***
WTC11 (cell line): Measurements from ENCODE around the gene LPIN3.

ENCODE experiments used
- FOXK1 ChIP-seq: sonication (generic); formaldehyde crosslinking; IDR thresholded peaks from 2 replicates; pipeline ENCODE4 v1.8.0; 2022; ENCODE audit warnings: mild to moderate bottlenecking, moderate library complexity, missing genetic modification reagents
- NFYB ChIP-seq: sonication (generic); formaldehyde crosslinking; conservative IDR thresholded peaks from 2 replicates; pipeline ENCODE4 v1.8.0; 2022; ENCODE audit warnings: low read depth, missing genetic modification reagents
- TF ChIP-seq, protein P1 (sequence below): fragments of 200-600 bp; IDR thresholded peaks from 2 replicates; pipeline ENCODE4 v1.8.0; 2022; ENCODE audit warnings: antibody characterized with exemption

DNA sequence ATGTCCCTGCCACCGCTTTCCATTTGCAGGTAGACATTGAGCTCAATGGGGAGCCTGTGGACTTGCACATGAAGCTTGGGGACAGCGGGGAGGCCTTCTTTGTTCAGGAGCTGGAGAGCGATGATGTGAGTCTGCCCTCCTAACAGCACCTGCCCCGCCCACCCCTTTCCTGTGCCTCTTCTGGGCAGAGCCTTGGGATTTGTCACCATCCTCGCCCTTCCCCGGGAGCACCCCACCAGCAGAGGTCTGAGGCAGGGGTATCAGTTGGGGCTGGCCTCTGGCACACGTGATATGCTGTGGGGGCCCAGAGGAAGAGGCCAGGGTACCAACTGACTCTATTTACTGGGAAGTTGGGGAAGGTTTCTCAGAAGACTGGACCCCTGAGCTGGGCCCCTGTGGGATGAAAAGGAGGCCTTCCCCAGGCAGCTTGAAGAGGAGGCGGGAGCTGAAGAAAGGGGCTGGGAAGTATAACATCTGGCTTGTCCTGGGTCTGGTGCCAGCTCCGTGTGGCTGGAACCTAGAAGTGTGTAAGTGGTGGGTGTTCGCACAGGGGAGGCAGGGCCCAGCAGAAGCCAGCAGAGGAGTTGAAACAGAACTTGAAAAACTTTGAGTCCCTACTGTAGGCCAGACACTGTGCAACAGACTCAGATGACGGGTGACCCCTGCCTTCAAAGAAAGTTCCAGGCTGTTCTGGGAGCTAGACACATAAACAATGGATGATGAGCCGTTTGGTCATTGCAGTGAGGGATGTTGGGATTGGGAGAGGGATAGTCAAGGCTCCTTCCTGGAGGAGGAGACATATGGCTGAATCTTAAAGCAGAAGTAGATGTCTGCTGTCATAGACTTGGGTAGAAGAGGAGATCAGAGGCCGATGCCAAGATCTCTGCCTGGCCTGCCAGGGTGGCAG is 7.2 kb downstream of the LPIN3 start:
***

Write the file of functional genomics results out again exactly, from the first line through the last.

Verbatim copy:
WTC11 (cell line): Measurements from ENCODE around the gene LPIN3.

ENCODE experiments used
- FOXK1 ChIP-seq: sonication (generic); formaldehyde crosslinking; IDR thresholded peaks from 2 replicates; pipeline ENCODE4 v1.8.0; 2022; ENCODE audit warnings: mild to moderate bottlenecking, moderate library complexity, missing genetic modification reagents
- NFYB ChIP-seq: sonication (generic); formaldehyde crosslinking; conservative IDR thresholded peaks from 2 replicates; pipeline ENCODE4 v1.8.0; 2022; ENCODE audit warnings: low read depth, missing genetic modification reagents
- TF ChIP-seq, protein P1 (sequence below): fragments of 200-600 bp; IDR thresholded peaks from 2 replicates; pipeline ENCODE4 v1.8.0; 2022; ENCODE audit warnings: antibody characterized with exemption

DNA sequence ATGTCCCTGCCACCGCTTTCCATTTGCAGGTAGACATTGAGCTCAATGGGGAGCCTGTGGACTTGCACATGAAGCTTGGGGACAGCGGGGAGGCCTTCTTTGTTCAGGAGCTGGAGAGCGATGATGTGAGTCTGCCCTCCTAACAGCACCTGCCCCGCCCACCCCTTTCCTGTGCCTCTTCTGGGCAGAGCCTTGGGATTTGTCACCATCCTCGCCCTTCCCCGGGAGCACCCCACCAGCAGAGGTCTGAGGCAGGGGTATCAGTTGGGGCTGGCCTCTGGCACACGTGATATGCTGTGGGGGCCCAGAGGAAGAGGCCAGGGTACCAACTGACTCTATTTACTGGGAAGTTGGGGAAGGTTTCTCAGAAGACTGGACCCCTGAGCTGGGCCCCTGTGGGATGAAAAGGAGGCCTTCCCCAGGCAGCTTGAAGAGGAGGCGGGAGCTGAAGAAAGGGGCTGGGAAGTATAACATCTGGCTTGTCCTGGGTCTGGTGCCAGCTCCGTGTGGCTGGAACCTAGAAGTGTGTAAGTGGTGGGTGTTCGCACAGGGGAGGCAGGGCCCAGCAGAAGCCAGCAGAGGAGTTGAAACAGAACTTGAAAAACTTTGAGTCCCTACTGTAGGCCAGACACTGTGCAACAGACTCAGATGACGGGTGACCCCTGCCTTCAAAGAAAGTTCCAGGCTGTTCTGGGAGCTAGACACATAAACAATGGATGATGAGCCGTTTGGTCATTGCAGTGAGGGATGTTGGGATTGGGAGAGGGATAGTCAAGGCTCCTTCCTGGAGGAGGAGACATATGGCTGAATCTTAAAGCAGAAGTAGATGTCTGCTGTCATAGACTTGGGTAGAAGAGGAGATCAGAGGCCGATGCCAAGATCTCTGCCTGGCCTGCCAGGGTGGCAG is 7.2 kb downstream of the LPIN3 start: